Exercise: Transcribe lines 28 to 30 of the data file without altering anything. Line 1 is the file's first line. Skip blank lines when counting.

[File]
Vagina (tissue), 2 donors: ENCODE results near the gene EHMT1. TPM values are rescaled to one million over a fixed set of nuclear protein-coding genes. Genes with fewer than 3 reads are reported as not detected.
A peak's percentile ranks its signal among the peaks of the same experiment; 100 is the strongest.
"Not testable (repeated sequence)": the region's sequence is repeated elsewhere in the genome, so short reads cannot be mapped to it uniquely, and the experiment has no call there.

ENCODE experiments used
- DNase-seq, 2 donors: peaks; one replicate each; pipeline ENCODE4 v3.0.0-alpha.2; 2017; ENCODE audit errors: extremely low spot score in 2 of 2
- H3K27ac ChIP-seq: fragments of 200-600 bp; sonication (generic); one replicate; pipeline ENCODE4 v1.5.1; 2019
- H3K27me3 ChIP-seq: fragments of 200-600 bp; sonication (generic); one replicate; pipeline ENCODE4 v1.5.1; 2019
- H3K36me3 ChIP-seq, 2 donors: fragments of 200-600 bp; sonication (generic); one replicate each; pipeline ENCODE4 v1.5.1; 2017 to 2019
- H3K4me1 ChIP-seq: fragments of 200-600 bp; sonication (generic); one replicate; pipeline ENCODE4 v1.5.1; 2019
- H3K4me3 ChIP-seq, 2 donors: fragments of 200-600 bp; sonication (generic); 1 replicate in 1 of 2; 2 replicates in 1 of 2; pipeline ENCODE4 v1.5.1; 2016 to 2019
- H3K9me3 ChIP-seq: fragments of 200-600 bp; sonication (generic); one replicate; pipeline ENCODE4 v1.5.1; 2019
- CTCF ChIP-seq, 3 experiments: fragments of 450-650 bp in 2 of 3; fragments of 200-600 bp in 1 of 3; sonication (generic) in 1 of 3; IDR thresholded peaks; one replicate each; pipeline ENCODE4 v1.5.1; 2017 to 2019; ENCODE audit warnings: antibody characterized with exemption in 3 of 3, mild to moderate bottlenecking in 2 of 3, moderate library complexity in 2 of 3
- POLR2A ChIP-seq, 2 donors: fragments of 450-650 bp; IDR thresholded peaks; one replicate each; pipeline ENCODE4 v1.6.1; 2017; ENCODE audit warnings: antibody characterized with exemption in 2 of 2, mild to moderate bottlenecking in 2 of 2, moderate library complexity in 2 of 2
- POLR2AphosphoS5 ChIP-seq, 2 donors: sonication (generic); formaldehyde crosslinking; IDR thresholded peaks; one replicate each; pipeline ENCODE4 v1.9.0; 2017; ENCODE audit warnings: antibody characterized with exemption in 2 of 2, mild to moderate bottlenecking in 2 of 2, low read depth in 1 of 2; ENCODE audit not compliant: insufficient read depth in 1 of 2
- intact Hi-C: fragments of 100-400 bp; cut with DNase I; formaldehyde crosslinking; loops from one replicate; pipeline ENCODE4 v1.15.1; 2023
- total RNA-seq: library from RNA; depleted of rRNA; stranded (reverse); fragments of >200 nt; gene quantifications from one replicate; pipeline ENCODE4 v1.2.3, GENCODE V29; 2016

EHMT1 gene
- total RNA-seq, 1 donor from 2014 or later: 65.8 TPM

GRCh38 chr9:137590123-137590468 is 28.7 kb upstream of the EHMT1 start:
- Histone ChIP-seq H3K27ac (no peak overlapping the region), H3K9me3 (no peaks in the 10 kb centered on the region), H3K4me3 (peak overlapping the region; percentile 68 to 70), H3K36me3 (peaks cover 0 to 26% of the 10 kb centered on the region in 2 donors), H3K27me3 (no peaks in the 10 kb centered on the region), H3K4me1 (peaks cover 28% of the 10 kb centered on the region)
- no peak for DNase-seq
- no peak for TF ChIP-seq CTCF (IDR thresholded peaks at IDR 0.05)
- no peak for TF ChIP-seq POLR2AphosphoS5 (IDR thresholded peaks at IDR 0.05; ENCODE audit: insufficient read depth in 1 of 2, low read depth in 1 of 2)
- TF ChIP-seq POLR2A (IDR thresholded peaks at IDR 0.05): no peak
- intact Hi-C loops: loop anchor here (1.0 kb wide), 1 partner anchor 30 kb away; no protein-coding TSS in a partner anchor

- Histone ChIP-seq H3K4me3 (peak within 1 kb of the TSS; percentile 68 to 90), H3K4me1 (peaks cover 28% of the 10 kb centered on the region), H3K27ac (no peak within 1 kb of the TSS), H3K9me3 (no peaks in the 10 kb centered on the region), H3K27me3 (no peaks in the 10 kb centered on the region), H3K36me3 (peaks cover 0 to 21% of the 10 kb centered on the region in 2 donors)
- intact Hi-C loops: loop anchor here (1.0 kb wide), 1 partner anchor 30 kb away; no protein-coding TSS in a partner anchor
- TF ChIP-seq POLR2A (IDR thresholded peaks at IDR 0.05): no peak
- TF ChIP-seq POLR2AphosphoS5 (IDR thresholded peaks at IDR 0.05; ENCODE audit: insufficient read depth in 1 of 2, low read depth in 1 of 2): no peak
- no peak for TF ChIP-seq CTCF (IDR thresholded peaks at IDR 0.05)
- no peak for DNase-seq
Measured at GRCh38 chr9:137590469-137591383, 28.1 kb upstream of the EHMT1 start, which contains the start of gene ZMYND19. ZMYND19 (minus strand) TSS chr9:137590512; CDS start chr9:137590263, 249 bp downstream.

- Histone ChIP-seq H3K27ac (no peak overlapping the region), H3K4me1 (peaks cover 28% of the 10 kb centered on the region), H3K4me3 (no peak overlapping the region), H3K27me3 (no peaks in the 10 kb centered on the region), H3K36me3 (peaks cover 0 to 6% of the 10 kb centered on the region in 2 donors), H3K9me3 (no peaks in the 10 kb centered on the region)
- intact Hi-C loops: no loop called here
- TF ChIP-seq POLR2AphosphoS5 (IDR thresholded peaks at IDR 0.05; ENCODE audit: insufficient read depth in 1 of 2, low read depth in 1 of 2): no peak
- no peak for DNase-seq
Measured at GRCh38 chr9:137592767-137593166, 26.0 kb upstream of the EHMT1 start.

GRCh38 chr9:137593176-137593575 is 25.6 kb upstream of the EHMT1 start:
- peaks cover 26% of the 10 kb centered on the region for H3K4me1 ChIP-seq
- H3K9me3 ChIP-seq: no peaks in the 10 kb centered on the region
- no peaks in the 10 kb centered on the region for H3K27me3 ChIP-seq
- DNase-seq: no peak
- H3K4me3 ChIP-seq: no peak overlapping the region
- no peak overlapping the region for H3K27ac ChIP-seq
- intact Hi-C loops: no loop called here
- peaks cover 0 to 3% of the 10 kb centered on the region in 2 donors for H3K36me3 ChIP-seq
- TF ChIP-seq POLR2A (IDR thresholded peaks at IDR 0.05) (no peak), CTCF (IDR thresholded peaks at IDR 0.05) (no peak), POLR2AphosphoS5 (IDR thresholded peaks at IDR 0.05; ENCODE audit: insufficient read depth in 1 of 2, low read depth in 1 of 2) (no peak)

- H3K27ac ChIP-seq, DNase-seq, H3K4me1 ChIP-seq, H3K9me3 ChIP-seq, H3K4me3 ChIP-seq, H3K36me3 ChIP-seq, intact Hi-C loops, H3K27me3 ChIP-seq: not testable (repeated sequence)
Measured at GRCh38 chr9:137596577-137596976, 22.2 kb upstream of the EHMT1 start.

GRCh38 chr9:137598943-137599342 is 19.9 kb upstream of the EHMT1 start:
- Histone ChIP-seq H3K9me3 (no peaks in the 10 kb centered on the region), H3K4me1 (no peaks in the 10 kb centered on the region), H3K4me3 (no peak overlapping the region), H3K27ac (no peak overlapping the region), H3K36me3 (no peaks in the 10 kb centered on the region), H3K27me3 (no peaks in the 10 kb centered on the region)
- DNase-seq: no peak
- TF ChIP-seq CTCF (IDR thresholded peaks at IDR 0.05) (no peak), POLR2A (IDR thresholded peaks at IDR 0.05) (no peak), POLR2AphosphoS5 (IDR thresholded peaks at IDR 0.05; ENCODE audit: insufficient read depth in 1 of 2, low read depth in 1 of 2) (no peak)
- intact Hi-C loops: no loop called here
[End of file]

- TF ChIP-seq POLR2A (IDR thresholded peaks at IDR 0.05): no peak
- TF ChIP-seq POLR2AphosphoS5 (IDR thresholded peaks at IDR 0.05; ENCODE audit: insufficient read depth in 1 of 2, low read depth in 1 of 2): no peak
- no peak for TF ChIP-seq CTCF (IDR thresholded peaks at IDR 0.05)